FAO Regional Office for Europe and Central Asia

UN initiative helps farmers in Albania invest in local agricultural production

FAO provides assistance to Albanian farmers through agricultural grants that aim to add value to local agricultural production. The project, financed by the United Nations Joint Fund and the Albanian government, supports smallholders through facilitating good practices on rural income diversification, innovative short food value chains, and farmers' cooperation, as well as promoting authentic products and a "from farm to tourist" approach.

Today, in order to provide further information to farmers, FAO experts visited Korca, in addition to two other eligible communities in Malësi e Madhe and Belsh, which were selected based on the results of a feasibility study on smallholders and rural development conducted earlier by FAO.

“Farmers in Albania have been hit hard in past decades by natural disasters and economic stresses; now this possibility gives them a chance to invest in new equipment, modernize agricultural production and processing, upgrade the technological level of plant production and protection, and improve animal husbandry,” said Katalin Ludvig, FAO rural development specialist.

The new equipment and machinery adds value to local agricultural products by promoting the processing of agricultural produce, reducing post-harvest loss, and, in general, improving the quality.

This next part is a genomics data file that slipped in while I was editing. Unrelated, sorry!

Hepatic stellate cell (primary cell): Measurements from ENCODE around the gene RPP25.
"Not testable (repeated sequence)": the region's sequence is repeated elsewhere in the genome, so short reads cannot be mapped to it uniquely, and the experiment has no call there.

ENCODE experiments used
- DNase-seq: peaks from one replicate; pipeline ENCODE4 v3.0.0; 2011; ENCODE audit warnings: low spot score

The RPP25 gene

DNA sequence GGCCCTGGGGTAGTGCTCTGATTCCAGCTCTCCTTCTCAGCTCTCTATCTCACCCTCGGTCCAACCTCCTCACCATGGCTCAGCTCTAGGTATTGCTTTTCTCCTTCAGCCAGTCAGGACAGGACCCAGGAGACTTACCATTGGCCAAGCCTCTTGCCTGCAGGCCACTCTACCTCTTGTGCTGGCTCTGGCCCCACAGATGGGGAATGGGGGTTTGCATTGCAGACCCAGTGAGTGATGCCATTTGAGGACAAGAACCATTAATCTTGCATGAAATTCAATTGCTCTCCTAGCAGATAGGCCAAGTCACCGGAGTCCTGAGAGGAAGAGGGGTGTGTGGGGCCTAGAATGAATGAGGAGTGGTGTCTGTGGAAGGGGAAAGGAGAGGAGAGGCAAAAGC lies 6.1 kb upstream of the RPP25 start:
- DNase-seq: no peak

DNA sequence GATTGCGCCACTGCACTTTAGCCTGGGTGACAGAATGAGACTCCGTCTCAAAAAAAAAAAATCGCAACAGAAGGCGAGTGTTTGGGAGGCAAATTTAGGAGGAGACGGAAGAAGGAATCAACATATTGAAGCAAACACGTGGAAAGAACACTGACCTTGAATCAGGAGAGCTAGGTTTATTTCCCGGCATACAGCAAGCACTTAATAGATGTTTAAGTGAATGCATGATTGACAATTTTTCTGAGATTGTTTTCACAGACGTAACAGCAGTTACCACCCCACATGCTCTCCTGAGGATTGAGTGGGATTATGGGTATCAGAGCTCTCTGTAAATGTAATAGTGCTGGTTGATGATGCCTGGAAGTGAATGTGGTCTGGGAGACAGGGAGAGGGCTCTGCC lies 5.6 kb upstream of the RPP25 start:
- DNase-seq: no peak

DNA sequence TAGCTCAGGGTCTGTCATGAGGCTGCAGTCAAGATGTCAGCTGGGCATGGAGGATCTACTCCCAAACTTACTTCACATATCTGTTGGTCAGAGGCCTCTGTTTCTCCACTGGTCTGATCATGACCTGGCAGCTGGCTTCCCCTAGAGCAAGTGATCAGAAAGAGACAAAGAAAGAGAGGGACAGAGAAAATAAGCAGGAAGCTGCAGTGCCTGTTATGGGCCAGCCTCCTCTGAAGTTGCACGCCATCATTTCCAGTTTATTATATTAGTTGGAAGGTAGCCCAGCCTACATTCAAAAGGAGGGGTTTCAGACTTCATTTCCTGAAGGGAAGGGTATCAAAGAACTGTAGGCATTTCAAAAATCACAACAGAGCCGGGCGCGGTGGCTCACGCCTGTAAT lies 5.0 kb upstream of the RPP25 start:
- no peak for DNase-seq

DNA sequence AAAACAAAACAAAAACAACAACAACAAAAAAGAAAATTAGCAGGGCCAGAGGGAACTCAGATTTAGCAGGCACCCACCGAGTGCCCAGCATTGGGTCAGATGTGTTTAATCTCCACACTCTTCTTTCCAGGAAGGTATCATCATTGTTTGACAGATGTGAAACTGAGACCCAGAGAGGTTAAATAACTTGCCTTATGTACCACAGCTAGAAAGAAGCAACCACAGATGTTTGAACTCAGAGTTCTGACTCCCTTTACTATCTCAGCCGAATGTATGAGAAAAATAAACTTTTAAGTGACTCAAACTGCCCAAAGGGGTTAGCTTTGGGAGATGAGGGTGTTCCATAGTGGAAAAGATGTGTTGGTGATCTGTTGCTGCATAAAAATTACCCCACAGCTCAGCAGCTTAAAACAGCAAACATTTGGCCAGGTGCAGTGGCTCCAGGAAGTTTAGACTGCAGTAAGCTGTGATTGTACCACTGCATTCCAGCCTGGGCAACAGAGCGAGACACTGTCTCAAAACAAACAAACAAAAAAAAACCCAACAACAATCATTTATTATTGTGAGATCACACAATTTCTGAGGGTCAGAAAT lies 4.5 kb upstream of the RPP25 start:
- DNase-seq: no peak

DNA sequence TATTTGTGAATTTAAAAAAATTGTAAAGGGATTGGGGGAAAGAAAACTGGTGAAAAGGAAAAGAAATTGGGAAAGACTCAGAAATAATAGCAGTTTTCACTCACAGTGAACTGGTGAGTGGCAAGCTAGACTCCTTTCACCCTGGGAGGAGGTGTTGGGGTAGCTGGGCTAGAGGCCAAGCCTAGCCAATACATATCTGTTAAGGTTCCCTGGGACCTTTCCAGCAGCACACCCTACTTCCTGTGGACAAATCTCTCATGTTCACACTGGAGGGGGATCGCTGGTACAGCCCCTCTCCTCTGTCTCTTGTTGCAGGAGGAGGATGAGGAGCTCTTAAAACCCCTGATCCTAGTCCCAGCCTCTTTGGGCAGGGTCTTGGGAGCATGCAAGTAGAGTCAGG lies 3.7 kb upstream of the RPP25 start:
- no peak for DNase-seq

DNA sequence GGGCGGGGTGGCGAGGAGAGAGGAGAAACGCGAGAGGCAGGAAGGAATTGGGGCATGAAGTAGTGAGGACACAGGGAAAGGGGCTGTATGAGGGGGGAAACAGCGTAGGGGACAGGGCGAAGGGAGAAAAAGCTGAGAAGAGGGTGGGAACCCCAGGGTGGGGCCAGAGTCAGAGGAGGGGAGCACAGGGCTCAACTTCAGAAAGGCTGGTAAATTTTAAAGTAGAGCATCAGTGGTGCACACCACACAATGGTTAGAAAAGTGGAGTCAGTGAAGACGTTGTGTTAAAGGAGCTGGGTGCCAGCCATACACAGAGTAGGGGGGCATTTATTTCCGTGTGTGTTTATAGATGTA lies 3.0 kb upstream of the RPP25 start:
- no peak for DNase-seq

Specifically, the initiative could support collective actions related to the drying of apples, plums, and cherries in Korca, processing fruits and vegetables, and eventually expanding into olive, tobacco, pottery, and soap production in Belsh, as well as enhancing the milk value chain with good quality local added-value products and applying food quality and safety criteria in Malësi e Madhe.

“This call for applications has been designed to facilitate cooperation among farmers, small processors, and agritourism actors, since not ­individuals, but groups of at least three can apply. Rural women and youth are specifically encouraged to participate,” added Ludvig.

Albania’s agriculture is dominated by smallholders and family farms. Farmers in the three focus municipalities are facing several different constraints, including a fragmented land structure, lack of access to financing, inadequate advisory services, and outdated technical skills and knowledge.

In the long run, FAO aims to provide technical advice to the Ministry of Agriculture and Rural Development on future policies to support the development of small farms into commercial family farms. The experience with the FAO grant application will simulate rural development implementation and test how local communities absorb potential funding. This process will also improve the quality of local community level administration, including extension services, in applying for future rural development funding to improve the quality of life in rural Albania.

This activity contributes to FAO’s wider vision to empower smallholders, family farms, and youth, facilitating rural livelihoods and poverty reduction in Europe and Central Asia.

25 March 2021, Korca, Albania